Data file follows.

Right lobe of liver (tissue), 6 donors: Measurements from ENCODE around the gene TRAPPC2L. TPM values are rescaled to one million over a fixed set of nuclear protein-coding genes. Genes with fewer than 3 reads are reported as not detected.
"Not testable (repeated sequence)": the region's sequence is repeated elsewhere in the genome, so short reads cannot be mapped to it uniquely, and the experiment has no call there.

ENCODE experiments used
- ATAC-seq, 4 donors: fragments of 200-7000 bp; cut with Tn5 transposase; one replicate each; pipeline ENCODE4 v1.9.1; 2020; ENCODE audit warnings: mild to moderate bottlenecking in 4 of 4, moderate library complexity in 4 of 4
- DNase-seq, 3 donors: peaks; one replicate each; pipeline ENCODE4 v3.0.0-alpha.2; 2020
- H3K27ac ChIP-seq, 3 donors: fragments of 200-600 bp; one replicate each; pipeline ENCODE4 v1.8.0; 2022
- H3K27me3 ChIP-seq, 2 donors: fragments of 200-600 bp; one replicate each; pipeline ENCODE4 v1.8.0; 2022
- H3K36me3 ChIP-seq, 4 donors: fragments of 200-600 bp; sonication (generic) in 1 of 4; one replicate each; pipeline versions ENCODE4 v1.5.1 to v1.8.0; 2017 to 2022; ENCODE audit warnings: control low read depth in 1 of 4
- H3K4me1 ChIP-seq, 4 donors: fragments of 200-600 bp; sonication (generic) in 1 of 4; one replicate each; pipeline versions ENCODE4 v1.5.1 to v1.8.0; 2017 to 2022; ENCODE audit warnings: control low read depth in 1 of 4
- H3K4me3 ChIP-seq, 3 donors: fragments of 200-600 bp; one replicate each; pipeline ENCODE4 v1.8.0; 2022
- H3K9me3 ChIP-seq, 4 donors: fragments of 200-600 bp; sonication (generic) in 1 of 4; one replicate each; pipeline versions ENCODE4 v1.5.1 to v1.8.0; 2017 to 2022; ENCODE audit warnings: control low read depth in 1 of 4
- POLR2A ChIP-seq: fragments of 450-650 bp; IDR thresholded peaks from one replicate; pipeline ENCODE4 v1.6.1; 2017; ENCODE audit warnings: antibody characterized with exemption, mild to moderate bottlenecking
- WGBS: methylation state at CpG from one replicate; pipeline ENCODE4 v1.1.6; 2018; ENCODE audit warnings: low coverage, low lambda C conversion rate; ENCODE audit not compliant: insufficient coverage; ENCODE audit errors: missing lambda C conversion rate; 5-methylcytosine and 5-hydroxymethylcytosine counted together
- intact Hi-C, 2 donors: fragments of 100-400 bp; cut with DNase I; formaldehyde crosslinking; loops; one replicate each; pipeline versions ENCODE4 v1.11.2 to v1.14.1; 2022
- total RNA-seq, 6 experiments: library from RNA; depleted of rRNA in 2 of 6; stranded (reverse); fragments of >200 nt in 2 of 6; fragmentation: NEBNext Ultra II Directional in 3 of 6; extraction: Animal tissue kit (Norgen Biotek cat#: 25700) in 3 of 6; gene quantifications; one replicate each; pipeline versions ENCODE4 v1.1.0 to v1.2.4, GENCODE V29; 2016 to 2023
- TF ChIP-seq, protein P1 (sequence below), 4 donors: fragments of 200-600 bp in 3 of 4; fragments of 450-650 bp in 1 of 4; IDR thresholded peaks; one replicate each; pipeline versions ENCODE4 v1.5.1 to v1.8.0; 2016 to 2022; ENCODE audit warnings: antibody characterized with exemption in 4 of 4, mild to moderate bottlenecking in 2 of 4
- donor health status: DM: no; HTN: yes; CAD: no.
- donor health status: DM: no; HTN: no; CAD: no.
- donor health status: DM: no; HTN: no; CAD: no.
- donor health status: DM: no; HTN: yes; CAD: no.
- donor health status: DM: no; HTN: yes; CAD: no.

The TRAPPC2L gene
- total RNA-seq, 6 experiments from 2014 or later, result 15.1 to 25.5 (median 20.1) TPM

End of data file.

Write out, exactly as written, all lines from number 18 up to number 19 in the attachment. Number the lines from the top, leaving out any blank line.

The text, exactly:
- donor health status: DM: no; HTN: no; CAD: no.
- donor health status: DM: no; HTN: no; CAD: no.